“Who is She?” — Terry Braunstein’s show in Long Beach

Saturday, August 16, 2013

In the late 1970s, I worked at a bookstore at 11th Street and Wilshire Boulevard in Santa Monica. It had been launched by three young fiction writers who were eager to join that decade’s lively independent book store scene in Los Angeles (and in this case, I mean the county and not the city). By the time I started working at the front counter and running the reading series, only one of the three fiction writers was still involved with the store, which served as the entry point to Los Angeles for one of its most prominent literary spokespersons, Michael Silverblatt. He had recently moved to Los Angeles and was living in an apartment, slightly north of Wilshire, several blocks west of the store, Michael didn’t drive, but he was in a perfect neighborhood to get around without a car. One afternoon, when business was slow, he happened to walk in and we began talking about poetry. I was putting together my first anthology, The Streets Inside, at the time and ended up inviting him to my apartment for a combination publication party/New Year’s Eve party at the end of 1978. It was there that he met Jim Krusoe, who became one of his enduring friends. Though Michael and I did not remain confident acquaintances, I am happy that he eventually found a niche where his specialized acuity continues to flourish.

Among the people I met at the store who turned into long-time friends was Dinah Berland, a photographer and critic who was beginning to write poetry. (The opposite move was being made by another visitor to the store, Peter Schjeldahl, who went on to write one of the classic poems about Los Angeles, “Pico Boulevard,” but would soon begin to focus on writing about art.) Dinah eventually introduced me to her best friend, Terry Braunstein, with whom she was an undergraduate roommate at the University of Michigan. I reviewed a show of Terry’s at the Long Beach Museum of Art in the late 1980s for the Long Beach Press-Telegram and have continued to admire how she retains her commitment to local activism even as she has exhibited her work on an international scale.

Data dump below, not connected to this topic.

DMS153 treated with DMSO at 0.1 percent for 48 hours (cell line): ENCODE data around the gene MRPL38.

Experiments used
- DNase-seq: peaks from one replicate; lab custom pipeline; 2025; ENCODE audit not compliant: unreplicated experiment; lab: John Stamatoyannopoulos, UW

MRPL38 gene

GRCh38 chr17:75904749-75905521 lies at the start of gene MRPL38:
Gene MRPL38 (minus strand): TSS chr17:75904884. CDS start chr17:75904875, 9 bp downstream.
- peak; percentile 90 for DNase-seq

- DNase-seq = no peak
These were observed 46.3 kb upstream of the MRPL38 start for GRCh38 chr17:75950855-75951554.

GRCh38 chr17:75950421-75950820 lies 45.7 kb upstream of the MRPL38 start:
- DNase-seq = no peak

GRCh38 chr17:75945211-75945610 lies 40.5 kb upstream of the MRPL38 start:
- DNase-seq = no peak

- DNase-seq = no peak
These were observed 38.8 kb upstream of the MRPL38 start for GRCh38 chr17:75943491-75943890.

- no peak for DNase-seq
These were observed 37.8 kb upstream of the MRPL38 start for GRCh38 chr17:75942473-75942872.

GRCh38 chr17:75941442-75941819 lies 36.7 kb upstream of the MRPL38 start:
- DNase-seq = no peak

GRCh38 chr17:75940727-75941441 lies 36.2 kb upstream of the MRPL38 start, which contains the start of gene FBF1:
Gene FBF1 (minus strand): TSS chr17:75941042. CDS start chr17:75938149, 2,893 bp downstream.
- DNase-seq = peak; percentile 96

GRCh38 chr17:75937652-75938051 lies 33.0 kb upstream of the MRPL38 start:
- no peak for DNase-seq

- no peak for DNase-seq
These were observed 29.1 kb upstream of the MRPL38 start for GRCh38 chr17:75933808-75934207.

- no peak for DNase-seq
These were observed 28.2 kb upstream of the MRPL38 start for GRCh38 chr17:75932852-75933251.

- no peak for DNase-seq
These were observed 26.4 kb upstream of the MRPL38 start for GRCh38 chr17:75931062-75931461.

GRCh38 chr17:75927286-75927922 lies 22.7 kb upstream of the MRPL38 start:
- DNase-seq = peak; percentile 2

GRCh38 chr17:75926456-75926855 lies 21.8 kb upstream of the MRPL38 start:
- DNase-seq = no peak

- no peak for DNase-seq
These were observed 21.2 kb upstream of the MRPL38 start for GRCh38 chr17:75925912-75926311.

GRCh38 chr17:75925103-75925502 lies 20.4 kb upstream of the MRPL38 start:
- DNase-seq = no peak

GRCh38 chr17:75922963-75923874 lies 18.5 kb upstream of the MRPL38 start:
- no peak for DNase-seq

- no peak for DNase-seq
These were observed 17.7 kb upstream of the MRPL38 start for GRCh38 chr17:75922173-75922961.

Terry sent out a notice the other day about her most recent project. The first weekend after Labor Day is traditionally a very busy occasion for visual artists, so I want to post her invitation well in advance so that any reader can plan her or his visits to various openings that weekend to include her event, “Who is She?” It will take place at a vacant lot in Long Beach at the corner of Anaheim & Walnut Streets. Terry’s installation/sculpture will be placed into dialogue with a choreographed piece by Cyrus Parker-Jeannette at both 5:45 and 7:45 p.m. The second performance will also feature projected animations by David Familian.

This event is part of a larger project called “A LOT,” in which vacant pieces of property in Long Beach are temporarily appropriated to present free arts experiences. It is sponsored in part by an Our Town grant from the National Endowment for the Arts.

For more information on both Terry and Dinah, please go to their websites: terrybraunstein.com and Dinahberland.com.

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